What might this mean for our consideration of ebooks? Even though music and books are different in some aspects, they would both fall under what the report refers to as an “experience good” so I believe we can (at least cautiously) extrapolate the findings of this report to ebooks. A perennial issue in conversations with the Big Six is the displacement of sales due to library lending. At times, it even seems that the Big Six view library patrons as ebook pirates, so let us then embrace this study’s findings, which show a lack of sales displacement. In fact, libraries are much more similar to the legal music streaming services discussed in the report—and those streaming services stimulated sales.
I have long maintained that I only buy something if I already know what I’m getting and know that I like it, whether it’s music or books (print books; I still haven’t made the plunge into ebooks for my recreational reading). I’m glad studies continue to support the idea that “preview services” (like streaming or libraries) can and do stimulate sales rather than diminishing them.
I’m pretty sure I’m not the only one to feel this way, but my overall impression of copyright, intellectual property, and swirling vortex of issues around those two issues can be summed up in one word: unsatisfactory. […]
Professionally, it feels like dancing through a landmine field. I am trying to steer people to the legitimate track of properly authorized and compensated copies of digital media, but society and business seems to conspire against this ideal. The social acceptance of media copying have lead me to the hardly surprising conclusion that people are copying the music and movies that they check out from the library at home. Over the course of my library years, I’ve even had the unfortunate experience of intervening when people were brazenly ripping CDs onto their laptops at the library. Some honestly didn’t know that it was a copyright infraction while others picked up on the fact that they could copy those CDs but in the privacy of their own homes. When it comes to eBooks, it’s tricky to guide people away from the ease of P2P downloading when the so called “friction” of eBook lending turns the question of borrowing into a overly long complex and extremely contextual answer. In trying to respect the owners of copyright, I end up showcasing all the madness that they have brought down on themselves in order to enforce it. It does nothing to encourage compliance nor engender respect for the concept or the laws supporting it.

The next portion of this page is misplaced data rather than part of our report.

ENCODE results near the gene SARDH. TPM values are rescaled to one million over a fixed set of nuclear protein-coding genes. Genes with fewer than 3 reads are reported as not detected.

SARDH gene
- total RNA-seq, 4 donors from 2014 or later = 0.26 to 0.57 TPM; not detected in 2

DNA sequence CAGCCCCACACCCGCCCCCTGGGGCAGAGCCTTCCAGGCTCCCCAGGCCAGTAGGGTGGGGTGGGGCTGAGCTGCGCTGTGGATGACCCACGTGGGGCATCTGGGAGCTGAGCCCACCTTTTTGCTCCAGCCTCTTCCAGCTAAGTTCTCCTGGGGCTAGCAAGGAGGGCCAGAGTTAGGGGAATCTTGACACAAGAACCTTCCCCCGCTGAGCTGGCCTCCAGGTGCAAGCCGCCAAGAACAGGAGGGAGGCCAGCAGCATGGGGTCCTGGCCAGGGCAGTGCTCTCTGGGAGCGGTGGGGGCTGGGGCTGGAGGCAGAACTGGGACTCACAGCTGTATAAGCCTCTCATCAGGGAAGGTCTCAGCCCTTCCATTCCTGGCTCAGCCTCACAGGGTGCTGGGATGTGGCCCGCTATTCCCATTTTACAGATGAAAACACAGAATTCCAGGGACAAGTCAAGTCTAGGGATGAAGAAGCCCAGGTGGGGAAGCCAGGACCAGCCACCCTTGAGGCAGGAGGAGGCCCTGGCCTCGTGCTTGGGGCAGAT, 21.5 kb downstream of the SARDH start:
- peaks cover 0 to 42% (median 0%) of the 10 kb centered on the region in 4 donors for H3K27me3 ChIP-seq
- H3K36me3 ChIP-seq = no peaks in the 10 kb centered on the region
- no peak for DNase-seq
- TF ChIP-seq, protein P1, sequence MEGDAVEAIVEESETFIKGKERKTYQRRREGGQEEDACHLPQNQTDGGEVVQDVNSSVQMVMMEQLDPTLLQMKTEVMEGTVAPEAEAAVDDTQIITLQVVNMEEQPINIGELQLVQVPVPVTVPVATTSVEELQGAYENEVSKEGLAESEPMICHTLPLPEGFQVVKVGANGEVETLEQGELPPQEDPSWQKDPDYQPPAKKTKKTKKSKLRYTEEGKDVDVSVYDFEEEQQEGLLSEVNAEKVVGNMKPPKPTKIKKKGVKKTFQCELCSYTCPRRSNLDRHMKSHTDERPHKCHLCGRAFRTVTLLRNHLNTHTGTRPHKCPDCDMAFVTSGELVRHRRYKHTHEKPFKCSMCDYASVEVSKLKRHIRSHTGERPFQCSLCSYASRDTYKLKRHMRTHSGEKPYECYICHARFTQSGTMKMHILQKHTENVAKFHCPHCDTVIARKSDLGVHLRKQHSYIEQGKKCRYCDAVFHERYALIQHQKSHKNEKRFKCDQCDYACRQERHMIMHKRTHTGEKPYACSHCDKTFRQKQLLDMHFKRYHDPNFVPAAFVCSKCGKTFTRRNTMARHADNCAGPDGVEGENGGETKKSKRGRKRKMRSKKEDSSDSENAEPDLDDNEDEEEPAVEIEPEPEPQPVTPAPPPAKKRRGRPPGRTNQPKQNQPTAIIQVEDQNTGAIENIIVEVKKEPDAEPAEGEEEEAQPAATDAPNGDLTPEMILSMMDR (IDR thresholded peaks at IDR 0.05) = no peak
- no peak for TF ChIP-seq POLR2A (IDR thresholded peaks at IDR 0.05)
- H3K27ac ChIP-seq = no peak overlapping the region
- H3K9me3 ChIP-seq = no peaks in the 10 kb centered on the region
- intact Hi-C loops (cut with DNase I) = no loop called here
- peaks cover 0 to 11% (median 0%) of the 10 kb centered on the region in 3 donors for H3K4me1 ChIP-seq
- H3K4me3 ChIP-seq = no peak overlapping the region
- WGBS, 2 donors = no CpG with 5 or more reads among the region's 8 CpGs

Great post on his experience with downloading/file-sharing and copyright issues.
This is a very good piece from the WSJ on piracy and the difference between music and books when it comes to digital transition. http://on.wsj.com/JPYJ42
Of course both products are very different. Over the 400 years we have been trained to think of books as a self contained artifact and a physical product acquired and lovingly shelved in your home or library. Music’s “product” is the sound emitted invisibly from a speaker, often enjoyed communally and broadcast for free, turned on at will pouring from speakers like water from a tap. Vinyl, cassettes, and CDs were packaging and since the demise of the album cover just soulless containers. Training us to buy digital music by the download is like training us to buy bottled water. Convenience and prestige help but if you’re thirsty you can always find a water fountain or turn on the tap. The closest thing books have had to a public fountain are libraries.
That is the big question in digital book’s future. Will we see book’s content become a utility like water pouring/streaming to our screens like tap water? As we move away from native apps and the internet becomes the entertainet will we stop thinking of books as artifacts themselves and consider the words like music or television images - something we pay for monthly for unlimited access like cable, electricity, or water?